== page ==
(Bloomberg) -- Flying taxi startup Lilium GmbH has partnered with another German company, battery specialist Customcells GmbH, to power its planned seven-seater e-jet.

Customcells, which has a joint venture with sports-car maker Porsche AG, will make lithium-ion batteries for the Lilium craft targeted for launch in 2024. The power units will be made in Germany, as companies across Europe seek to reduce their reliance on Chinese battery technology.

Firming up a supplier is a crucial step for Lilium and its ambitious timeline to begin passenger operations within three years. The two companies have worked together for more than a year to develop the technology, said Chief Executive Officer Daniel Wiegand, adding that there is potential to scale it up in the future.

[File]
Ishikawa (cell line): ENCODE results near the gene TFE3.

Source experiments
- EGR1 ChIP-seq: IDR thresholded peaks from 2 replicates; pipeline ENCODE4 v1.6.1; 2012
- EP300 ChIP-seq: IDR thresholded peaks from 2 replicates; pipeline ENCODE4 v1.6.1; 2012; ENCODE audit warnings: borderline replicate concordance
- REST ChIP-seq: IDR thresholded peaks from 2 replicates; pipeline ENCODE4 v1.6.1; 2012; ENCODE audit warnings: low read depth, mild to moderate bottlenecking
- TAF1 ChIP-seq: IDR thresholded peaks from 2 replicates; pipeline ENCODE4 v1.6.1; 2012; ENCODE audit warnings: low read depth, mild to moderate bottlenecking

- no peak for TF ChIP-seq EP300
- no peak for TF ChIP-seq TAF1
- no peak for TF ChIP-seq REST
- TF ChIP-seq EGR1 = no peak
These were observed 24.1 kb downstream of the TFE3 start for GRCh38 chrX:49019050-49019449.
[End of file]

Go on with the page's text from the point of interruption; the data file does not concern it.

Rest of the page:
“For the moment, the contract is for the seven-seater jet,” Wiegand said. “We are excited to partner long-term with Customcells and use that very same technology at some point for several products.”

Lilium’s propulsion method is unique among flying taxi companies, which tend to use propeller set-ups that resemble the ones on drones. The company, based near Munich, modeled its approach after commercial jet engines, with electric motors in the wing flaps providing the thrust and ducted fans used to minimize noise.

Lilium plans to take passengers on short hops between cities, and said in March that it wants to later build a 16-seat model to move passengers across congested cities at rates competitive with high-speed rail. It would be among the first flying taxi companies to be certified in Europe if it hit its launch target.

Lilium is set to go public through a reverse merger by Qell Acquisition Corp. but recent financial disclosures have prompted concern about its finances after it revealed that without the offering it would run out of money. Wiegand said that while the company is reliant on new funding, the disclosure was triggered by a switch to U.S. accounting standards from German rules.

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